The movie starts off with her character suffering a major emotional trauma – the death of a child: the implication is that scientific secularism cannot deal with the traumas of life; this is why people turn to religion. Plus she is sent into space with only six months training – thus, science has left her completely unprepared. All hell brakes loose when the Russians blow up a satellite and unintended consequences occur. Eventually, she is in a capsule and, fearing death says “No one ever taught me to pray”. Finally, as scientific secularism literally crashes and burns around her, she crawls onto the beach and, after learning to stand on her own two feet is able to to say “Thank you” to God. The entire story then, is a message to Evangelicals confirming their beliefs that scientific secularism is ending and they are in the right.
    I think the Evangelicals are having a bit of nasty fun with you. You write in your book “During his last campaign, he’d demanded that public schools teach Creationism. Throw out the biology books and open the Bible instead.” Clearly you have a low opinion of religion. I can imagine them sitting at home giggling about how they took the movie rights from a scientific secularist and turned them into an Evangelical movie. I suspect this is true because at the end, America crawls out of the ocean onto the beach, then stands. This is a spoof of the classic evolution picture showing the fish coming onto land then turning into a walking man. Other example of NAC are Twilight (Edward=the Mormon Church, Jacob=the USA government, Bella=secular America). An example of New American Literature would be The Hunger Games (I haven’t seen the movies). The books subscribe to the Evangelical belief that women are emotional and men are logical – Katniss is told she was not allowed to participate in the planning of the escape because she was too emotional.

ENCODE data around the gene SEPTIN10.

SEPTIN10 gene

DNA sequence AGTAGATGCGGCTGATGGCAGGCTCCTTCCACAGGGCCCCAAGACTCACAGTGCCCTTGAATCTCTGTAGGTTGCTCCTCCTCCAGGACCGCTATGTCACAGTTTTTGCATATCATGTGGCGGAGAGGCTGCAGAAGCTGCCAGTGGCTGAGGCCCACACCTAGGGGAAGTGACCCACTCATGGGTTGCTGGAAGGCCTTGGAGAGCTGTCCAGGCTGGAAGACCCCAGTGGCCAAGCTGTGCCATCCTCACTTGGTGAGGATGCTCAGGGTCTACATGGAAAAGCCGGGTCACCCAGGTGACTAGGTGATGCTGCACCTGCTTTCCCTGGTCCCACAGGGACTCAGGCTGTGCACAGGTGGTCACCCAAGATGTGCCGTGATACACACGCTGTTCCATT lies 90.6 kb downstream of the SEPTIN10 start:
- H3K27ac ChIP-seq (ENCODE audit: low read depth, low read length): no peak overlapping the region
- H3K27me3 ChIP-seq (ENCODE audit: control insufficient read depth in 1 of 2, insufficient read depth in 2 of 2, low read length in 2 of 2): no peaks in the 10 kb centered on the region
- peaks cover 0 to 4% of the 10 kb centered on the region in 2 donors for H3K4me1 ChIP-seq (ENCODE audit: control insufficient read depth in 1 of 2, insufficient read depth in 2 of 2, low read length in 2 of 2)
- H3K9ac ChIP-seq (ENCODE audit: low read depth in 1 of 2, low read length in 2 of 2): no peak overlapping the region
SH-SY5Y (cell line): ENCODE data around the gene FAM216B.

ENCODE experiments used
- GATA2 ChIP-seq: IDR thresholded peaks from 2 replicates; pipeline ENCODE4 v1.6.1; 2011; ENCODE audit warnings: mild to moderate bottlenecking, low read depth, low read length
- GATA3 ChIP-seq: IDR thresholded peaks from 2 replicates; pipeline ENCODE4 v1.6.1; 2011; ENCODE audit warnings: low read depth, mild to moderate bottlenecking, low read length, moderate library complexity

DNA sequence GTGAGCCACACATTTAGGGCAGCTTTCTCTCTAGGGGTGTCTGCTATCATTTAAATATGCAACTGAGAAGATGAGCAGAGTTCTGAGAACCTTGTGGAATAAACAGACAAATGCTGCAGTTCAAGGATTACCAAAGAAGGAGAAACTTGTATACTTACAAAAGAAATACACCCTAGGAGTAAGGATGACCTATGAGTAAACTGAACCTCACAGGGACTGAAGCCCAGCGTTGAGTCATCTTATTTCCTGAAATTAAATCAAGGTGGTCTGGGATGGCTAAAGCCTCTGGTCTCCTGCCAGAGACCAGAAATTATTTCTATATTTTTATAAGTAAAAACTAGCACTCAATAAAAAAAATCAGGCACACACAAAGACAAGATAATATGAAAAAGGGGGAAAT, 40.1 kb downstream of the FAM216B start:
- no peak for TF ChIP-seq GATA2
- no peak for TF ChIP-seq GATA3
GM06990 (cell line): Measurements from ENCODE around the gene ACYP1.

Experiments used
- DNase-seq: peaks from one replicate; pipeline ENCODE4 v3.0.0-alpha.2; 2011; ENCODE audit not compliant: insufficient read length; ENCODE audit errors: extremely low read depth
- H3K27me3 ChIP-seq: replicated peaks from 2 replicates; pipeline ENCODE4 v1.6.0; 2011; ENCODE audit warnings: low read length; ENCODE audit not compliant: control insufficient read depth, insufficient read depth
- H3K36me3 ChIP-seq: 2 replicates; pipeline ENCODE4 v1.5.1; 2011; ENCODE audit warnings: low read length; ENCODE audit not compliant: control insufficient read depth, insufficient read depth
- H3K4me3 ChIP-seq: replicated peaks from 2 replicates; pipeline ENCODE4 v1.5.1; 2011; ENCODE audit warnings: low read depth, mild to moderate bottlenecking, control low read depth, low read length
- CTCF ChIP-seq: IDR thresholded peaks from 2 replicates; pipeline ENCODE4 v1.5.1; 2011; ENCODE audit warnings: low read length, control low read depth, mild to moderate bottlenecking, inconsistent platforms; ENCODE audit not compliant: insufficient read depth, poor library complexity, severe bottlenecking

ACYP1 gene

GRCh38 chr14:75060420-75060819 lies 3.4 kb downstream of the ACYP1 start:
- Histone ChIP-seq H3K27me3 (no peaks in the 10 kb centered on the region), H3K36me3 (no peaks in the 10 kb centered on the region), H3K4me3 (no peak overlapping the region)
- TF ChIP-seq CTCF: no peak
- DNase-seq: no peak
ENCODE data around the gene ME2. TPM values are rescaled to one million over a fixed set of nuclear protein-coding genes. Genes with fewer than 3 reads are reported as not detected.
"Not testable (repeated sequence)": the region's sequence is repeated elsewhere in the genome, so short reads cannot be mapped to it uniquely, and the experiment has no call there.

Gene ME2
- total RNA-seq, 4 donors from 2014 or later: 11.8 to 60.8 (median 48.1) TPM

So you have the right to be upset. Motivated by the Seven Mountains Movement, Evangelicals are in the process of taking over America. What I call “the Age of Women” is coming to an end.

  12. Frank Ely
    Frank Ely says:

    Regardless of the coincidence in your book and the movie I Will not be seeing the movie or rent it because you never know.